A Hamburger Today
Founders Canadian Breakfast Stout Is Worth the Hype
Founders Brewing Company worked beer geeks into a good froth last fall when it announced Canadian Breakfast Stout as the second installment in its 750-mL Backstage series. The maple syrup Bourbon barrel-aged imperial stout, which had previously only seen limited draft availability, is currently ranked as the third most popular beer on BeerAdvocate.com. Its October release was greeted with reports of multiple block-long lines outside bottle shops, people paying north of $100 a bottle on eBay, and other general foolishness.
That caliber of irrational reaction isn't uncommon anymore for some of craft beer's most sought-after releases, but was it justified? How does what's in that coveted CBS bottle compare with the near-hysteria surrounding it?
I sat down with David Flaherty, operations manager at Hearth restaurant and Terroir wine bars, and our better halves to see. To round things out, we added a Breakfast Stout and the past two years of Kentucky Breakfast Stout (No. 8 on BeerAdvocate's list) into the mix.
Each of Founders' chocolate, coffee and oat-laden imperial stouts are brewed with a different recipe, leading to three unique beers. Dave Engbers, Founders' vice president and director of marketing, describes the origin of Breakfast Stout as a near-religious experience he had while bartending.
A regular offered him a handful of chocolate-covered espresso beans, which he in turn washed down with a Founders porter. The flavor combination stuck and was made into a stout. KBS came a year or two later as a beefed-up imperial stout when Founders began experimenting with bourbon barrel-aging. CBS followed in a similar vein, but instead was aged in bourbon barrels that had most recently been used to age Michigan maple syrup. The brewers had to modify the recipe for CBS to account for the beer's own residual sugars along with the maple left behind in the barrels.
We began our session with Breakfast Stout (8.3% ABV, 60 IBUs), the brewery's double chocolate coffee oatmeal stout, which is brewed with a blend of Sumatra and Kona coffee beans. The first bottle we opened seemed a bit off. (It was not more than a few weeks old when we had it.) There was a green pepper and plastic aroma that we'd never noticed in past bottles.
The second bottle, about two months old, was back in line with the Breakfast Stouts we remembered. It hit with an intense initial scent of fresh ground coffee, followed by dark chocolate as soon as we popped the cap. The deep brown, almost black stout was thick and silky on the tongue. Coffee, roasted grain, and bitter dark chocolate seemed to amplify one another in the flavor, creating a sharp, pronounced bitterness. While certainly not the biggest of the bunch, it seemed to have a more aggressive bitterness and the least residual sweetness to round the edges. The coffee and chocolate went on and on in the finish.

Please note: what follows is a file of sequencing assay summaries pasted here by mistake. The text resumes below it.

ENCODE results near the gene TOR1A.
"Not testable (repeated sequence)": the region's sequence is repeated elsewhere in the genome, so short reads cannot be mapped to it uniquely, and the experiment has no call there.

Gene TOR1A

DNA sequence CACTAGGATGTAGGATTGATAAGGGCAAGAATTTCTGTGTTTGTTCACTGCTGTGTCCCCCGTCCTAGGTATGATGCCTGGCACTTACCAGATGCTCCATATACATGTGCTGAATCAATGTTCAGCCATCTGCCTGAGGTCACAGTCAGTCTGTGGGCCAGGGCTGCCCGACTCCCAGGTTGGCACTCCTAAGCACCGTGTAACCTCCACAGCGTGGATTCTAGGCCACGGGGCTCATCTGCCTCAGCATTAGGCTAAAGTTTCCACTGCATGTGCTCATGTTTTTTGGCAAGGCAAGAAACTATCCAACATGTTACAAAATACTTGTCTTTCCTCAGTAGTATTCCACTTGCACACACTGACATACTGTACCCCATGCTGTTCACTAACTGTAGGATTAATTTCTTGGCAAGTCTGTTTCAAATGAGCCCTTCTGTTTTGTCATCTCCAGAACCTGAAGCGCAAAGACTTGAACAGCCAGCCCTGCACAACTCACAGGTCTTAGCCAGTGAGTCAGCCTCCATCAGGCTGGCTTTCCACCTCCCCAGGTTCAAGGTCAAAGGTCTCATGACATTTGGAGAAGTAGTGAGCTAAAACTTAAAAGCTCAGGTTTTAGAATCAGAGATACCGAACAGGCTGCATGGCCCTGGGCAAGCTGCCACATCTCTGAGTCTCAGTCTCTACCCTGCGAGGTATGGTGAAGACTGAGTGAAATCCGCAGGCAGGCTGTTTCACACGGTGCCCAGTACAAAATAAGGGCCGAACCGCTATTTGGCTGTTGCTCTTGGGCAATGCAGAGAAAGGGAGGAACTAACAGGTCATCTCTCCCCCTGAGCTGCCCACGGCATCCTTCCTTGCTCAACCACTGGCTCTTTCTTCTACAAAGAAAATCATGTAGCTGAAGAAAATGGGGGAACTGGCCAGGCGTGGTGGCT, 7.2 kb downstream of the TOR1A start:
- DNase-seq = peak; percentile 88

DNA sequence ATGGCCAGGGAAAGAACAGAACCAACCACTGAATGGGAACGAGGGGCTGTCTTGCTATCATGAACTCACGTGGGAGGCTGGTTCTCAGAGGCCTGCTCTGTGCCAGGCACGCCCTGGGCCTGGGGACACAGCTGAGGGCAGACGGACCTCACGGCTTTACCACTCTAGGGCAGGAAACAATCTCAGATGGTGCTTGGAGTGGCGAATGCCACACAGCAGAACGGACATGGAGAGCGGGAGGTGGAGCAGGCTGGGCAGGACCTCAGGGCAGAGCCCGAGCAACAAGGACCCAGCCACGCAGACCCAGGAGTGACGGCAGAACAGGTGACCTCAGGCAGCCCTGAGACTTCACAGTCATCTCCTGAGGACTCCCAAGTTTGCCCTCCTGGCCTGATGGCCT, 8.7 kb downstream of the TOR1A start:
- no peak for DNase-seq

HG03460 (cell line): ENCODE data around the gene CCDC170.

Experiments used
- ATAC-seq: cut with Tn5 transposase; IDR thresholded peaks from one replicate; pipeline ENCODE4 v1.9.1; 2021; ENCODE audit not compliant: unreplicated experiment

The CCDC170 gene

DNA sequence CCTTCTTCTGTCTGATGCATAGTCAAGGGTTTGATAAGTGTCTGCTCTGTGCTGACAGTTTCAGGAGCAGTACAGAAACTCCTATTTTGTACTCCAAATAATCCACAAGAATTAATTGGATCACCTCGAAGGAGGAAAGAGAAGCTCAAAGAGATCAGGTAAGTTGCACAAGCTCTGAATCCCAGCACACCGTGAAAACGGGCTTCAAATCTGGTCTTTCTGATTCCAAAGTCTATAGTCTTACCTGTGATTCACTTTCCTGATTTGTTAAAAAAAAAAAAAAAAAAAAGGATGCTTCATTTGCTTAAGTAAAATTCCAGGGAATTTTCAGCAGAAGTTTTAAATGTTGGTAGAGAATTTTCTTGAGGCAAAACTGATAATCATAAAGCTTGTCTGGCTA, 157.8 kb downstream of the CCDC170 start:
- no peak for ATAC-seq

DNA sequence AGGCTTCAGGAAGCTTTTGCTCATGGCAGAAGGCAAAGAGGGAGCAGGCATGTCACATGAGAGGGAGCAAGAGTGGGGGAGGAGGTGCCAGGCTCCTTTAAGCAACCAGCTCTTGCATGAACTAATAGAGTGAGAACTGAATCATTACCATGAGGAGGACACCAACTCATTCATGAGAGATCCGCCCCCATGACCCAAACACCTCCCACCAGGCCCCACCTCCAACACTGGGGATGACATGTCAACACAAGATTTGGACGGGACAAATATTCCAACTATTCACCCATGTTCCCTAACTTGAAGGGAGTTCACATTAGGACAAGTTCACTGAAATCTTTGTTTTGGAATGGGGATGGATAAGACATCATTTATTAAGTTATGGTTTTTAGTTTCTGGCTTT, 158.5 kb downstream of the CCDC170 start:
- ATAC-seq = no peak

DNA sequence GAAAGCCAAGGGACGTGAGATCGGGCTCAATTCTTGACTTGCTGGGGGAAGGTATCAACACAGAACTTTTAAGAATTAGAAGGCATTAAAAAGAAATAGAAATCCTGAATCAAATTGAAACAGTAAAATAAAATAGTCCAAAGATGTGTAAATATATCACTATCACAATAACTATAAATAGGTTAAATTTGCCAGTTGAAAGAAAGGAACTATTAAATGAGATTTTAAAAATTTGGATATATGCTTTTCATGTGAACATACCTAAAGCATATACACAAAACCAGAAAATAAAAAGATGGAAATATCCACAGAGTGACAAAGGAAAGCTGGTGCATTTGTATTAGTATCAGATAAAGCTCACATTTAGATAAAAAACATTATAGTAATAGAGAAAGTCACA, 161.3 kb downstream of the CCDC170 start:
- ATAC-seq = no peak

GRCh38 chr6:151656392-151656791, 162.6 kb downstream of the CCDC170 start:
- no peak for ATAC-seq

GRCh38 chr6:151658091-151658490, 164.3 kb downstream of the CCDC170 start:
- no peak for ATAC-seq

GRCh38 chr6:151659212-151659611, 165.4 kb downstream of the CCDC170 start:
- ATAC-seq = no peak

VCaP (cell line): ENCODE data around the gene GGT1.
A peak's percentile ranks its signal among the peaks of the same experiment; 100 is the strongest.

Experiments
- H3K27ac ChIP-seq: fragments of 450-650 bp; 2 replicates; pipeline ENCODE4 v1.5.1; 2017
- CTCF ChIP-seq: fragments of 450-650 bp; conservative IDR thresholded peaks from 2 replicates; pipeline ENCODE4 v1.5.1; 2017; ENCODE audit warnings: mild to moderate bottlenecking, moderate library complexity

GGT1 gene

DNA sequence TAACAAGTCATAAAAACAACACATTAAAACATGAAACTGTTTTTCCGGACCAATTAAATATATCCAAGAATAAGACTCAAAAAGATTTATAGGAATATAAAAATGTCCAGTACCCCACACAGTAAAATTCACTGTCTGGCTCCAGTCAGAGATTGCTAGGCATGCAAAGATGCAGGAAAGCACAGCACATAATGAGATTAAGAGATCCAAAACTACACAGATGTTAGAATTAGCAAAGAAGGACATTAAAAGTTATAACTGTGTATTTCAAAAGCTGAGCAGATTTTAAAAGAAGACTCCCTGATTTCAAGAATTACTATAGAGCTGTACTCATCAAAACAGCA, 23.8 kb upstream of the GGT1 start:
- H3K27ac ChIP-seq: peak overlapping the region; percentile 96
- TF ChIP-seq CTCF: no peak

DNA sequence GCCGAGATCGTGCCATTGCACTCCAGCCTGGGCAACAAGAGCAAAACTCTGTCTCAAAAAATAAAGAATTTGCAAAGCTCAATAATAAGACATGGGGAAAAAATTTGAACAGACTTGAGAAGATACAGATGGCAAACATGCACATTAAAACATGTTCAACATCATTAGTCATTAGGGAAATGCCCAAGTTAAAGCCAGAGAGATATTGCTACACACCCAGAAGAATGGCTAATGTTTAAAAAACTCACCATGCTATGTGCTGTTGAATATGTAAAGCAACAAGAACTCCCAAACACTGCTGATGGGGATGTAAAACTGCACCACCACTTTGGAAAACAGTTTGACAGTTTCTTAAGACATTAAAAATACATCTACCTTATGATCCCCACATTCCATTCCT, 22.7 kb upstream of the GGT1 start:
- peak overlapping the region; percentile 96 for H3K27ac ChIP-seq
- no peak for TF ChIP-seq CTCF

From there we moved to KBS (11.2% ABV, 70 IBUs), which is cave-aged in oak Bourbon barrels for a year before its release. The 2010 version was a decadent affair with inviting aromas of vanilla cream, oak, bourbon and dark fruit. The bourbon character in this thick pour was even more pronounced in the flavor. It's huge at first, seconded by an alcohol bite. The coffee was present, but more nuanced here. It developed a subtle port-like quality that would be perfect for an evening of sipping slowly. The finish was a three-part wave of booze, chocolate, and caramel. (Engbers points out that Founders doesn't really recommend cellaring the Breakfast beers, because their chocolates and milkfats will degrade over time and the coffee notes can dissipate.)
The 2011 KBS wasn't quite as genteel as 2010's, but there's still a lot to love about the rowdier younger sibling. Roast and hops are in first position in the aroma, framed by oak. The flavor was big and bitter in the 2011. The booziness was more pronounced with huge coffee and vanilla currents running throughout. This is an unabashedly Big American Beer.
But all of that was a delicious, high-octane lead-up to the answer to our question at hand: How does the Canadian Breakfast Stout stack up to its expectations? Massive flavors are Founders' stock-in-trade as a brewery, and CBS (10.6% ABV) stretches that boundary. Clean coffee, sweet malt and piney hops intertwined with the aroma's chocolate and maple. The beer poured black and completely opaque. Its mouthfeel was creamy and full, but never heavy. Alcohol? There's plenty of that, but it wasn't out of place or offputting. Sweet but not cloying maple and milk chocolate were matched in the flavor by dark chocolate and hoppy and roasty bitterness. There was nothing small about the sweet or bitter elements in CBS, but it pulls off the precarious balance like a hippo on a tightrope. There was a lot of flavor wound really tightly in that bottle, and it stretched out considerably as it warmed in the glass. I'd love to try it again a year from now—if only I had another bottle.
We found CBS to be staggeringly impressive and one of the best beers we tried last year. It's on par with the best of the cult imperial stouts. Have you tried it? Do you think the beer warrants the general craziness and price-gouging that came with its release?
Disclosure: CBS was provided as a sample for review.